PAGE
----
Review: Explore a pristine natural environment on a Coorong cruise from Goolwa inner banner

Review: Explore a pristine natural environment on a Coorong cruise from Goolwa

Protected from the Southern Ocean by a seemingly wafer-thin peninsula, the Coorong National Park freshwater ecosystem stretches for about 130 kilometres along the South Australian coast. This fabulous day cruise will immerse you in the stunning natural beauty of the region.
Coorong cruise from Goolwa
Coorong cruise from Goolwa. Image courtesy of Coorong Cruises
Coorong Cruise from Goolwa


This Coorong cruise from Goolwa will take you on fascinating journey of discovery through the Coorong National Park — a pristine sanctuary for many species of bird. Expert commentary is provided, along with a delicious lunch. Duration: 3.5 hours

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Cruising the majestic Coorong offers a unique opportunity to experience South Australia’s wild wetlands first-hand.

Located just 80 minutes’ drive south of Adelaide, the Coorong Lakes system and Younghusband Peninsula create a wild border between the land and the sea. This Ramsar Convention designated ‘wetland of international significance’ was declared a national park in 1966. The environment is protected by lochs and lagoons which attract black swans, Cape Barren geese, Royal spoonbills, Australian native pelicans and 230 migratory birds from around the world.

I’m on the Spirit of the Coorong Discovery Cruise — the Coorong cruise from Goolwa offered by Coorong Cruises. It’s a 3.5-hour informative and entertaining guided tour through a section of the Coorong Lakes, which will take us to the mouth of Australia’s longest river — the Murray. We’ll trek across shifting sand dunes — once home to the Ngarrindjeri Aboriginal people — and get up close and personal with the great Southern Ocean.

Coorong cruise from Goolwa
The barrage and lock at Goolwa are the gateway to the Coorong. Image: Bigstock

We depart from the historic river-port town of Goolwa. A warm sunny day lifted by a cool salty breeze makes fine sailing weather and dries the wings of the many cormorants resting on the wharf’s pylons. Our comfy 50-seater catamaran eases itself away from the wharf and glides past towering Hindmarsh bridge as we settle back with a generous lunch of cold meats and salad.

Spacious picture windows give optimum viewing opportunities of the surrounding islands and multi-coloured waterways that change hues depending on the salt levels. The entertaining commentary from skipper Pedler informs us of the history of the area.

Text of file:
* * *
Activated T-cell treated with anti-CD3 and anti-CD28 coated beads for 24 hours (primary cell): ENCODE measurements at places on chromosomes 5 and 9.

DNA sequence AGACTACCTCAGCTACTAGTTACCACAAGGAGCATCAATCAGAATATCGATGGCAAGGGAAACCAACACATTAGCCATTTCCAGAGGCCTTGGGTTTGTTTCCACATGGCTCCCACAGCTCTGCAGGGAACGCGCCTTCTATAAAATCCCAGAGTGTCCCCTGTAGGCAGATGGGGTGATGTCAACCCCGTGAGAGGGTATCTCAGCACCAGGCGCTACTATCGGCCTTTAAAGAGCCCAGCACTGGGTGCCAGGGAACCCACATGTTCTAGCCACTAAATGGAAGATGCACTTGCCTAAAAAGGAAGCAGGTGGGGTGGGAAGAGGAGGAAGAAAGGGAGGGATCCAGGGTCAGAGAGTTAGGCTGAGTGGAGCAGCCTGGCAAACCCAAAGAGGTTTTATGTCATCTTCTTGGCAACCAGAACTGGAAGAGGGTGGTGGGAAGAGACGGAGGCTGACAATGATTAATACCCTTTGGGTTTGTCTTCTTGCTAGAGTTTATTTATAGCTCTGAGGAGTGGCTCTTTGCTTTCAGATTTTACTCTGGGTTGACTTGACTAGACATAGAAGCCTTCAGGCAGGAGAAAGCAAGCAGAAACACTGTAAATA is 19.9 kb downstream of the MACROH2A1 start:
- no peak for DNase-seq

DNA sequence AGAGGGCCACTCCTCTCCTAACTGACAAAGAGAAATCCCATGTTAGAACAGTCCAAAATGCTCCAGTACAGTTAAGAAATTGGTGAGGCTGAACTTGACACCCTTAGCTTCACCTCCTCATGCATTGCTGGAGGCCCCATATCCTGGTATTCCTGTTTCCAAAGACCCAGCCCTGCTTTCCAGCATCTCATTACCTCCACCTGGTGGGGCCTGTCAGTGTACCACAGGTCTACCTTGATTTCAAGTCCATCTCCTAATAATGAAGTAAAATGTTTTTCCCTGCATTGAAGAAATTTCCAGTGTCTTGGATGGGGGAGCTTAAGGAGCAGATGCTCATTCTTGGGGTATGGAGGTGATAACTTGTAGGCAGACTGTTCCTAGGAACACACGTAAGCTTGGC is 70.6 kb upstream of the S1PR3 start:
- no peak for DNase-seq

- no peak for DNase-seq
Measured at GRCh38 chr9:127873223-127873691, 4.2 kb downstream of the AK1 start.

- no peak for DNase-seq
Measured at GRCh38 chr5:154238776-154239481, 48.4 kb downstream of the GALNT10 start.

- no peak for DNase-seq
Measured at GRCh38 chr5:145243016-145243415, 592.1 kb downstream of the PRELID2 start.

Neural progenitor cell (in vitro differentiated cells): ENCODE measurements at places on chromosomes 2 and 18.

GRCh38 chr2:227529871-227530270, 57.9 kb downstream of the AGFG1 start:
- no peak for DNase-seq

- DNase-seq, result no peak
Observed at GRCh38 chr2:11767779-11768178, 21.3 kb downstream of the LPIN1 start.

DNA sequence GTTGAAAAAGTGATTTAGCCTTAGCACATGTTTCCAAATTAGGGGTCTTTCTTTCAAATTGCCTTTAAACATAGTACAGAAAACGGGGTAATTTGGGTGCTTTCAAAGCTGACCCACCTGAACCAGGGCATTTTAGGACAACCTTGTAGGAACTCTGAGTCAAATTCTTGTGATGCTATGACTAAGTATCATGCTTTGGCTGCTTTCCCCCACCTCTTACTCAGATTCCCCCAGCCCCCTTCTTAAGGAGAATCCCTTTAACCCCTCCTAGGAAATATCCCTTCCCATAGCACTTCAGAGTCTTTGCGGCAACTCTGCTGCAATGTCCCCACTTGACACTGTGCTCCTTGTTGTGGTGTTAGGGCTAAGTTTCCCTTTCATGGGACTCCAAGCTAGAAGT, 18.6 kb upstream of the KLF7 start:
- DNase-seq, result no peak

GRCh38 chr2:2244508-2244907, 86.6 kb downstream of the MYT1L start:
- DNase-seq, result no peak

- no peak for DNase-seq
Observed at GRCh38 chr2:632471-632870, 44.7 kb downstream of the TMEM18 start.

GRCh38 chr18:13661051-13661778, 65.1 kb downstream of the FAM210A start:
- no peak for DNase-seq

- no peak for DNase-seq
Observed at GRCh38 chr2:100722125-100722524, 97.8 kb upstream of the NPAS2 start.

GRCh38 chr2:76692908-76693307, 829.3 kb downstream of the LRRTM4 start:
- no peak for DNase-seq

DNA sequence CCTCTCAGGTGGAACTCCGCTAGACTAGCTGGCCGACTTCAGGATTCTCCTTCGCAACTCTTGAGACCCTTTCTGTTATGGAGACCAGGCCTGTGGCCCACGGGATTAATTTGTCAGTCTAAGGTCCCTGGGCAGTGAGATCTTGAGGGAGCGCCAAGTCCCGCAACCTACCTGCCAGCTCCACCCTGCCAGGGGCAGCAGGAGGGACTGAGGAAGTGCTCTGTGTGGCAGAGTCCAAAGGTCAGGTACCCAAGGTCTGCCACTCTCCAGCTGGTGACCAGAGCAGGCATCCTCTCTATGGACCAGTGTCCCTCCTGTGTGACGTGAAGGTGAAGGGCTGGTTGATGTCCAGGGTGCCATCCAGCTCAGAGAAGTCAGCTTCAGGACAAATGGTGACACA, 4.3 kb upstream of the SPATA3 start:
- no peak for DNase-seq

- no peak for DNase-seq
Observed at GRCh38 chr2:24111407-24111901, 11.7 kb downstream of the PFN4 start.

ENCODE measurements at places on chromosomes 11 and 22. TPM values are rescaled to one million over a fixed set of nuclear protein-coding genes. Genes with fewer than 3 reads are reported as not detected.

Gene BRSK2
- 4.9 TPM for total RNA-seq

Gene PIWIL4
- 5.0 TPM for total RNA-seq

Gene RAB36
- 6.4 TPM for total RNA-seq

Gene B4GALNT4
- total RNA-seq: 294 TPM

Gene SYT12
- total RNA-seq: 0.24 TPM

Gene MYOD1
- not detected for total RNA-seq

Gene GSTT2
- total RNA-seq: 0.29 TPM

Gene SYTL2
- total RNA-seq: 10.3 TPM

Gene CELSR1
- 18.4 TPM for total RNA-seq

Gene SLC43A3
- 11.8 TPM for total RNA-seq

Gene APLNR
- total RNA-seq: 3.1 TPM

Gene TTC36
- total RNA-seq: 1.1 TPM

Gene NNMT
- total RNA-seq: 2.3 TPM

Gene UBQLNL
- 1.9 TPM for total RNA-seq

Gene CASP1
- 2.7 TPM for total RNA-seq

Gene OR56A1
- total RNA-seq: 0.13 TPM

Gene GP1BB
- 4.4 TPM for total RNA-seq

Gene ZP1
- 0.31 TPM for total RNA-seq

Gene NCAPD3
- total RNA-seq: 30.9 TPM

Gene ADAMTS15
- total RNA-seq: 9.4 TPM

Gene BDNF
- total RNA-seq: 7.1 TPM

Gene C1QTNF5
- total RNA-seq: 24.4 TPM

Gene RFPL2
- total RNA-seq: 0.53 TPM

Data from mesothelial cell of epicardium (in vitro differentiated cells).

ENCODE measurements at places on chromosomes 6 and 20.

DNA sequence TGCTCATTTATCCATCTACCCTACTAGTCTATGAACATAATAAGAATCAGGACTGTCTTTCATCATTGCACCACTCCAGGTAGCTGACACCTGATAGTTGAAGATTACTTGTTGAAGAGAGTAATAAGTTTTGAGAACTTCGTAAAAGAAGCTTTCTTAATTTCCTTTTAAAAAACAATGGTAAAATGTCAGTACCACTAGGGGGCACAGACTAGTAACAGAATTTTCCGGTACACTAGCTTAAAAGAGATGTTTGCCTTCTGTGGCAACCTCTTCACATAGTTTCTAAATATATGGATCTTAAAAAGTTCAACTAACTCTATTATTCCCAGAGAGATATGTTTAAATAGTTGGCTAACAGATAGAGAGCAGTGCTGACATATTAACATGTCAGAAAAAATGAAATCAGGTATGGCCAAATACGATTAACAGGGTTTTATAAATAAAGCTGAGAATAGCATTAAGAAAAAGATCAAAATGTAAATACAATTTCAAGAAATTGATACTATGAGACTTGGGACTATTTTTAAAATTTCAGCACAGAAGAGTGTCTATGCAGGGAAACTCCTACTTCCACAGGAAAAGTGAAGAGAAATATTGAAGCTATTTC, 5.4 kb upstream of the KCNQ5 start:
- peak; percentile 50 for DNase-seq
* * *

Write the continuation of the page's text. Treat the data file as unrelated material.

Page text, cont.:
Coorong cruise from Goolwa
Coorong cruise from Goolwa: Meet native Australian pelicans.

This haven for bird life was the setting for the iconic 1976 Australian movie, Storm Boy, about a boy and his pelican. Slowing down as we pass Bird Island, we see a group of Australian native pelicans — the largest pelican in the world. They tower over flocks of swans, black teals and the striking grey-and-white Cape Barren geese, all preening themselves and perusing the water’s edge for food.

Coorong cruise from Goolwa
Coorong cruise from Goolwa. Image: Susan Hinchey

As we pass through our first wooden barrage, dropping a half-metre to the ocean side, families of New Zealand fur seals sunbathing on the lock’s pylons throw us a curious but cursory glance. Implemented in 1935, the dam-like system prevents seawater from polluting the fresh water lakes.

For thousands of years the Ngarrindjeri Aboriginal people populated the area, building low-lying shelters amongst the dunes. They regarded the Coorong as something akin to a supermarket. This untouched system of flora and fauna provided clean water and an abundant food supply, including waterfowl and turtles.

Coorong cruise from Goolwa
Coorong cruise from Goolwa. Image: Susan Hinchey

We disembark at Godfreys Landing, the official start of the Murray River. Smiling guide Nathan warns us ‘Don’t wander off; if you get lost, we won’t be back until Thursday. At least wait until I give you the bush tucker talk, so you can survive until then’.

Nathan shows us how to recognise coastal pigface and seaberry, saltbush (that was used as a laxative), wild rosemary which acts as an insect repellent, and samphire — now a staple in many upper class Australian restaurants.

We follow a crisscrossing path through towering sand dunes. The wind whips up as we scale the last peak, and stinging salty air off the pounding Southern Ocean slaps me in the face. The water temperature is surprisingly temperate and it’s not long before our group is doing the ‘cockle shuffle’. ‘Plant your two feet deep in the wet sand and do the twist’, says Nathan.

This fascinating Coorong cruise from Goolwa operates throughout the year.

Additional images: Bigstock

About the writer

Susan Hinchey is a freelance travel writer who, even as a teenager growing up in country New South Wales, knew she wanted to see the world. A couple of years out of high school Susan embarked on an eight-week European Contiki tour. Since then she has visited Alaska, Canada, Thailand, Vanuatu, Fiji, Greece, parts of North America, and Britain several times. Susan’s go-to getaway is a camping trip anywhere along the Australian coast. Her favourite travel moments have included sailing the Mediterranean and visiting Denali National Park in Alaska.


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